Somehow, we ended up in the toy aisle, probably something to do with it being located right next to the kids pyjamas. My son was examining a display of dinosaurs from a well-known movie franchise.
“I’d really like one of these,” began his spiel.
“My friend Johnnie has one of these. He has lots of cool toys; way more than me”.
This was the first time Mr 6 had volcalised a difference I was wondering if he’d notice – most of his friends have more toys than he does, some have a lot more.
A forlorn expression sets on his face. Is he just putting it on or is my minimalism harming his self-worth? I stop freaking out and give him the facts, he likes facts.
“Johnnie does have more toys than you,” I tell him. “But, did you know those are the only toys he gets to play with? He doesn’t get to go to the toy library and choose new toys like you do.”
“He doesn’t get to go to the toy library?”, my son replies in concerned disbelief.
“No,” I explain, “You’re lucky you get to go to the toy library. What would you rather have: all of Johnnie’s toys or go to the toy library?”
“Toy library, definitely” is the firm reply.
We’ve been using the toy library regularly since the wee guy was six months old (not that he had any interest in toys then – just as well we didn’t buy any!). He loves it – every couple of weeks he gets to pick out new toys to bring home. I love it too. If there’s a toy library near you, I highly recommend using it – even if you have too many toys already.
Benefits of using a toy library
Essentially, being a member is like having a big storage locker of toys – except it costs a lot less and you’re not responsible for looking after it.
Our family enjoys many benefits from our membership. We get to:
- play with quality toys for a fraction of the cost
- access to a wider variety of toys than we would ever buy
- have fewer toys in our home
- take annoying toys back after a couple of weeks
- try toys before we buy them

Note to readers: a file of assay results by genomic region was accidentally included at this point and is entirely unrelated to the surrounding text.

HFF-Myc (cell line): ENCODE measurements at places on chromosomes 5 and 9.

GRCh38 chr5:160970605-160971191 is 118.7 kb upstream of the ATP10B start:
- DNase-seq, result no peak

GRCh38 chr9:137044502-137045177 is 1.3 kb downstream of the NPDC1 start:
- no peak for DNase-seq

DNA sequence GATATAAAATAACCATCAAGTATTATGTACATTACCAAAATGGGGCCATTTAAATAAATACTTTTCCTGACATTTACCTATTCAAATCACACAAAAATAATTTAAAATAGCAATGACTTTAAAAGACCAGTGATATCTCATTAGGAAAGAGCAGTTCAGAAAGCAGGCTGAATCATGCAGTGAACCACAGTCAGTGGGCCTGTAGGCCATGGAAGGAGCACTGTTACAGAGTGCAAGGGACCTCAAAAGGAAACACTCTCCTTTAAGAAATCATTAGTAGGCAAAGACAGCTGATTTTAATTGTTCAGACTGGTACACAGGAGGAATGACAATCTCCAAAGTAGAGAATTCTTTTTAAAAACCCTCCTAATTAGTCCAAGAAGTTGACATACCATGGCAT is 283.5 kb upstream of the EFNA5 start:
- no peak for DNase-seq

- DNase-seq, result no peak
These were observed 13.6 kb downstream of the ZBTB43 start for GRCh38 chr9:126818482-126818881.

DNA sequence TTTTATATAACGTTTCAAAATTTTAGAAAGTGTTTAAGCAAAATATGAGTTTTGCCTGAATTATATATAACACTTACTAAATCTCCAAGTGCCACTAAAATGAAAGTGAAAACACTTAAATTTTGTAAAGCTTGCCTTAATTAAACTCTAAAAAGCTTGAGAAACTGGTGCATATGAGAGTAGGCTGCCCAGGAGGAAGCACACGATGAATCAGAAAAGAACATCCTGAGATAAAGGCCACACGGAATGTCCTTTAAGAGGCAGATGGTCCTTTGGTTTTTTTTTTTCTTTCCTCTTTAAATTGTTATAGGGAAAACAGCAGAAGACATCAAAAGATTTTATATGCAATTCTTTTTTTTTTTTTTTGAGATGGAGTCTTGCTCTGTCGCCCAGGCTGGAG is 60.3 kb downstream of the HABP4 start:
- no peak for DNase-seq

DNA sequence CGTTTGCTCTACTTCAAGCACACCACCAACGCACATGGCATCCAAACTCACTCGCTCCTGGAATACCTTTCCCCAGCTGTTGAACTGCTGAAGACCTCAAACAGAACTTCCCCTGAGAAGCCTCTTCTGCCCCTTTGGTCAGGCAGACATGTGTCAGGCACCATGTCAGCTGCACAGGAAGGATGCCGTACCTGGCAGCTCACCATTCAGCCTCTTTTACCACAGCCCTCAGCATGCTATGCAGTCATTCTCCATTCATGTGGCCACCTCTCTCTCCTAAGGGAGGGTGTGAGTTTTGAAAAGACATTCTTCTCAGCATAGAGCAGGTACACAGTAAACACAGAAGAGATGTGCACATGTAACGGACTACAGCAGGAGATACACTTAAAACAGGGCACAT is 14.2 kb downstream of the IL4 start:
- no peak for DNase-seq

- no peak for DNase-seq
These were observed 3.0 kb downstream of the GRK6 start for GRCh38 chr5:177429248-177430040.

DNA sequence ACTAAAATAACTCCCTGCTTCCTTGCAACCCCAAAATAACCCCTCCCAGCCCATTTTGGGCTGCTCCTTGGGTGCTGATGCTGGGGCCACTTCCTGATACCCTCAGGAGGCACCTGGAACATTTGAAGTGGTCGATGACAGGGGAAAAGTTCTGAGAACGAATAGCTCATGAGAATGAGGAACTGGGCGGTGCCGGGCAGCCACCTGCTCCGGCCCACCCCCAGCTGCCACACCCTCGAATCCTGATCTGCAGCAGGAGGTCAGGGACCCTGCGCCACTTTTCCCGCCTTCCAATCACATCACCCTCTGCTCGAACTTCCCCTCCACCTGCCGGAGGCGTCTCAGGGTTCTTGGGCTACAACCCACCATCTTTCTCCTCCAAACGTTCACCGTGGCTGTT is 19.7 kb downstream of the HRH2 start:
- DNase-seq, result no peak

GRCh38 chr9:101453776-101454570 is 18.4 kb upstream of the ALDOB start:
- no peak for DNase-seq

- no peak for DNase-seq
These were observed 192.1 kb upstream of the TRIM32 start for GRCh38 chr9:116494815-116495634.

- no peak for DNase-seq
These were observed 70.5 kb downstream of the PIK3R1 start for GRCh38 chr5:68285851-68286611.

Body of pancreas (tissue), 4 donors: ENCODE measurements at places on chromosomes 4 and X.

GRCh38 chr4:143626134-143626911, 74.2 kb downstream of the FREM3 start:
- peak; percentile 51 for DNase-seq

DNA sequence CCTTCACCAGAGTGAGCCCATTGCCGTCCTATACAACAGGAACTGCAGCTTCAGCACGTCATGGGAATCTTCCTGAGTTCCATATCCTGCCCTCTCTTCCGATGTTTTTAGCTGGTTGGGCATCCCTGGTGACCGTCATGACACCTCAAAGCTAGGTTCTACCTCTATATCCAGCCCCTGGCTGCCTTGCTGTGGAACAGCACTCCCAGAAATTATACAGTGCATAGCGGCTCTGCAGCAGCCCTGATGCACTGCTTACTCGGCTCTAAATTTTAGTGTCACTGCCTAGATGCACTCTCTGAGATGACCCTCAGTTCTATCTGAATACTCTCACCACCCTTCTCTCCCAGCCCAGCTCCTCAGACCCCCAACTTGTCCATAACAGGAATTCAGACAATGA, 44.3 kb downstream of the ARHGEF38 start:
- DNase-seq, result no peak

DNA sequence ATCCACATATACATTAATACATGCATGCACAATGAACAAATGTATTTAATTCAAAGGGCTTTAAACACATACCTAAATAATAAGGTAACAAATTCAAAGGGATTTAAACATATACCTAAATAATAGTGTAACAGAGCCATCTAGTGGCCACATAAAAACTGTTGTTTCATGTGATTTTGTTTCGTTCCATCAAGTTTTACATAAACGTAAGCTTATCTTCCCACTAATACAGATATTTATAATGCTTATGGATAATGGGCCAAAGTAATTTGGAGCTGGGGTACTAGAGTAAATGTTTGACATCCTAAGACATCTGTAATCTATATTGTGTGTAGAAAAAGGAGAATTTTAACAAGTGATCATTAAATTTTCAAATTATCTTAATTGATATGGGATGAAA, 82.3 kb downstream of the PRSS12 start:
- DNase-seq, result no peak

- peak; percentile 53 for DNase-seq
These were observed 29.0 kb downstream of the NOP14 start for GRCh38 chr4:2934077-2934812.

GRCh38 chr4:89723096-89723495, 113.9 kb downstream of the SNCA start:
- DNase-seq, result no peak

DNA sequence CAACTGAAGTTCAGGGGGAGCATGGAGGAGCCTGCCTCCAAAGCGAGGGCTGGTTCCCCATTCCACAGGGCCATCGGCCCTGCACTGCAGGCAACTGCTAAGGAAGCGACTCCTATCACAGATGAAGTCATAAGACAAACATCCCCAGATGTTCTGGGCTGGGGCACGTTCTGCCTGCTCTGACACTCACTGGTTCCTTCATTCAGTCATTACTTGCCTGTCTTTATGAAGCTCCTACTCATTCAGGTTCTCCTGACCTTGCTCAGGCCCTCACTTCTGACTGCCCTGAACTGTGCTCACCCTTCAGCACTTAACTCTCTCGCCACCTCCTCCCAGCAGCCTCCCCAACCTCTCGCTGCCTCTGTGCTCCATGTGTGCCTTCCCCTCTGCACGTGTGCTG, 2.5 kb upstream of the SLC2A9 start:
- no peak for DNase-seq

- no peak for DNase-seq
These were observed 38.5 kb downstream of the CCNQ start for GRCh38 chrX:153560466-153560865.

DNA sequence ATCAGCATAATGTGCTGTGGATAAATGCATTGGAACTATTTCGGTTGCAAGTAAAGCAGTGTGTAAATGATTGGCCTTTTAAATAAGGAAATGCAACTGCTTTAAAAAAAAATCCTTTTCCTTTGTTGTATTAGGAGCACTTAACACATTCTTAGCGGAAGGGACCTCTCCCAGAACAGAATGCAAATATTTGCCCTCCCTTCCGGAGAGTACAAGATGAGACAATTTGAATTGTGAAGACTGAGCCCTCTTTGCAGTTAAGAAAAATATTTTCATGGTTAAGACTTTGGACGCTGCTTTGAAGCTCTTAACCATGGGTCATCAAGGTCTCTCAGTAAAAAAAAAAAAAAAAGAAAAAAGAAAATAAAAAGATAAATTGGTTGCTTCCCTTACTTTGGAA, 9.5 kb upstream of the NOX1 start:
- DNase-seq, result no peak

- avoid constantly buy and sell toys as our child grows
- reduce our environmental footprint
- meet others in our community.
Sounds good, right? But, not everyone thinks it’s for them. Common objections include:
“I can do without the hassle of having to round-up the pieces of all the toys”
One downside of the toy library is the chore of locating all the toys to return. Searching around for a lost piece of Duplo is not fun. But when is tidying up kids’ toys ever fun? Returning the toys provides a regular prompt that stops the bedroom from getting too out of control. Toy library day = room tidy day. There’s plenty of incentive to tidy your room when it means a trip to pick out some new toys.
Another common objection:
“Going to the toy library is just another thing to add to my packed schedule”
Another downside is that you need to make time every couple of weeks to go there, return toys and pick out new ones. For us, that takes about 45 minutes for a round-trip, although I usually combine it with other errands. This is time well spent, given the pay off. There is nothing quite like the bliss of a child playing quietly in their room with “new” toys. Every trip buys me at least a few hours of peace. In this respect, the toy library is priceless.
And the biggie:
“My kids already have too many toys”
This is probably the most common reason parents don’t think it’s for them. But, even if you seem to be drowning in toys, I still suggest you give the toy library a try for one reason.
It shows kids that the value of stuff is in its use not its ownership.
The conversation in the toy aisle that day started with me worrying my son felt deprived, but in the end, it made me smile. It shows he understands the fun in toys comes from playing with them not owning them. It’s a principle I hope will set him up for a more intentional life that questions mindless consumerism.
If that’s something you also want for your kids, consider joining your local toy library.
Find out out if there is one near you:
New Zealand – Toy Library Federation
Australia – Toy Libraries Australia
UK – widespread, Google “toy library” in your area
Are you a member of a toy library? What other tips to you have for managing toys in your house?